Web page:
Perkins researchers find new way to defend against Type 2 Diabetes

Researchers from the Harry Perkins Institute of Medical Research’s Centre for Diabetes Research have identified a substance that protects cells from triggering Type 2 Diabetes.

Type 2 Diabetes affects 1.4 million Australians and is caused when insulin-producing cells stop functioning properly.

Diabetes researcher, UWA Associate Professor Fang-Xu Jiang, said it had been established that people who develop Type 2 Diabetes often have low levels of vitamin D3.

“We’ve known for several decades that low vitamin D3 levels are associated with increased risk for Type 2 Diabetes, however the underlying mechanism that leads to Type 2 Diabetes has never been clear,” Associate Professor Jiang said.

Numerous international clinical trials have tested the benefits of supplementing vitamin D3 in pre-diabetic patients without success.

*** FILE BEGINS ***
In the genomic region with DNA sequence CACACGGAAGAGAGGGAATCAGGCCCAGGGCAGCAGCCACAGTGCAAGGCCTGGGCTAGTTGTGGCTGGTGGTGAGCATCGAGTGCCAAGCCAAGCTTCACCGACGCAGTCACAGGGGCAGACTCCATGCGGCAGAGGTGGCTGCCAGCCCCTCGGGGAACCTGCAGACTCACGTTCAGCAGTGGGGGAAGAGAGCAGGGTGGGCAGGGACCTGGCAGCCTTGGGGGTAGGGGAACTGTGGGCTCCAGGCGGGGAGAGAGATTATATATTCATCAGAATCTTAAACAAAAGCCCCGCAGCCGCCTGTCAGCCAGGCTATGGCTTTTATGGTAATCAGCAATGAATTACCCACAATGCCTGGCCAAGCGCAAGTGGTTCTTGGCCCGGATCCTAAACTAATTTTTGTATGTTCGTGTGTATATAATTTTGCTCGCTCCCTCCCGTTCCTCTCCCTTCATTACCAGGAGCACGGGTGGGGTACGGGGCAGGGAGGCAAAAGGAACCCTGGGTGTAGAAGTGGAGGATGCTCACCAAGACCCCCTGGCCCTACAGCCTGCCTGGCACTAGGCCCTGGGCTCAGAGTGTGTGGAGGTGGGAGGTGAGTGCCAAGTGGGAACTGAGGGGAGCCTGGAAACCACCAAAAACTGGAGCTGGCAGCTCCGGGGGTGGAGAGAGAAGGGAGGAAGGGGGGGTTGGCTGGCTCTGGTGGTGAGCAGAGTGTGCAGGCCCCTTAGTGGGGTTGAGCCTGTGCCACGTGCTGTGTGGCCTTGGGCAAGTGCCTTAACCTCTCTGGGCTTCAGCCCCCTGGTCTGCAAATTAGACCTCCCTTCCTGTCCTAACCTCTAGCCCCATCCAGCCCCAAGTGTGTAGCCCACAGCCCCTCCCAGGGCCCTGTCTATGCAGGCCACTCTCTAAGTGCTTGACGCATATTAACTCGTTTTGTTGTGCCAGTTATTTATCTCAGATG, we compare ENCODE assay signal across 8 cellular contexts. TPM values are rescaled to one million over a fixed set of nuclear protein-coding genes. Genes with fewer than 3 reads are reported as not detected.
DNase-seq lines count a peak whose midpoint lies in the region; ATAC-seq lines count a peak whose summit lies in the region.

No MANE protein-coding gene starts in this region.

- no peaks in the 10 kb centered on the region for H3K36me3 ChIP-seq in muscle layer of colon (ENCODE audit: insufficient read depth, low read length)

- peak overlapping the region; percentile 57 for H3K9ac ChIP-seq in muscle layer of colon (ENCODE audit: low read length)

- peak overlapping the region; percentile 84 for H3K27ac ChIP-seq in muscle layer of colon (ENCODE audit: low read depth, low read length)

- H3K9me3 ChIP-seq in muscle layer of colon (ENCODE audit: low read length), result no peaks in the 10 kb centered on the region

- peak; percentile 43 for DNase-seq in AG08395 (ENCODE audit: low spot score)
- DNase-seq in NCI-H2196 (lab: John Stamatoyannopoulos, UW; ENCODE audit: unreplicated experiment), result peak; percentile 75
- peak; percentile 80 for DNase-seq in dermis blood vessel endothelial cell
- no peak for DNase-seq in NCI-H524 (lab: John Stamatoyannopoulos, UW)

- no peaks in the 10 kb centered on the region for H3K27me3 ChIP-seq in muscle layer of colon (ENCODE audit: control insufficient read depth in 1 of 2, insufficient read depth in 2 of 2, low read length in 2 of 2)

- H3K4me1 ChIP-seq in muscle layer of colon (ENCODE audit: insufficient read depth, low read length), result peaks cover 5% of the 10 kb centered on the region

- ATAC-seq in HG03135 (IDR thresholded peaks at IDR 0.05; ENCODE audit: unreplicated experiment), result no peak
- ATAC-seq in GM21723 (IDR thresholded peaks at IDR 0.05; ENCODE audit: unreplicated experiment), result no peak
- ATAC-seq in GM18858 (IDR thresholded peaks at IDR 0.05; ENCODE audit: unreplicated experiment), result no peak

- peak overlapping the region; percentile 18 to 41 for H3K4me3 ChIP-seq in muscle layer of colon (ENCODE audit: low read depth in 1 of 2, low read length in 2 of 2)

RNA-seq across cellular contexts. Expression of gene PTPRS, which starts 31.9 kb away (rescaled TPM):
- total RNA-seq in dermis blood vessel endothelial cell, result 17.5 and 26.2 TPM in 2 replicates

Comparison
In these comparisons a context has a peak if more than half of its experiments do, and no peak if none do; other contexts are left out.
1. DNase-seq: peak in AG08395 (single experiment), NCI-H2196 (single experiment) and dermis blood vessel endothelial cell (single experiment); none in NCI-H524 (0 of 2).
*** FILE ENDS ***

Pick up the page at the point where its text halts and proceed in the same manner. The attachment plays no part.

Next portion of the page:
“Our research team began searching for potential drugs that could act like vitamin D3 and restore the function of failing insulin producing cells,” Associate Professor Jiang said.

Perkins researcher, Abraham Neelankal John, said the study ultimately discovered a substance that protects insulin-producing cells from shutting down and leading to diabetes.

“Our investigation uncovered a compound that appears to prevent the onset and delay the progression of pre-diabetes and early diabetes,” Mr John said.

“The effect was confirmed in pre-clinical models and we were able to show that the vitamin D3 family prevents insulin producing cells from loss of function.

“More research is needed but if proven in clinical trials, it would certainly become a drug for people at risk of developing type 2 diabetes and/or in the early stages of type 2 diabetes. Our ultimate aim is to regenerate the health of people who suffer from Type 2 Diabetes.”

The study was published in the journal Diabetes and Metabolism.

Sherl Westlund, executive director of charity Diabetes Research WA which helps fund the Centre for Diabetes Research’s work, said the breakthrough was extremely exciting.

“It’s vital that research such as this is supported over the long term because it has huge potential to change the lives of so many people at risk of or affected by Type 2 Diabetes,” said Ms Westlund.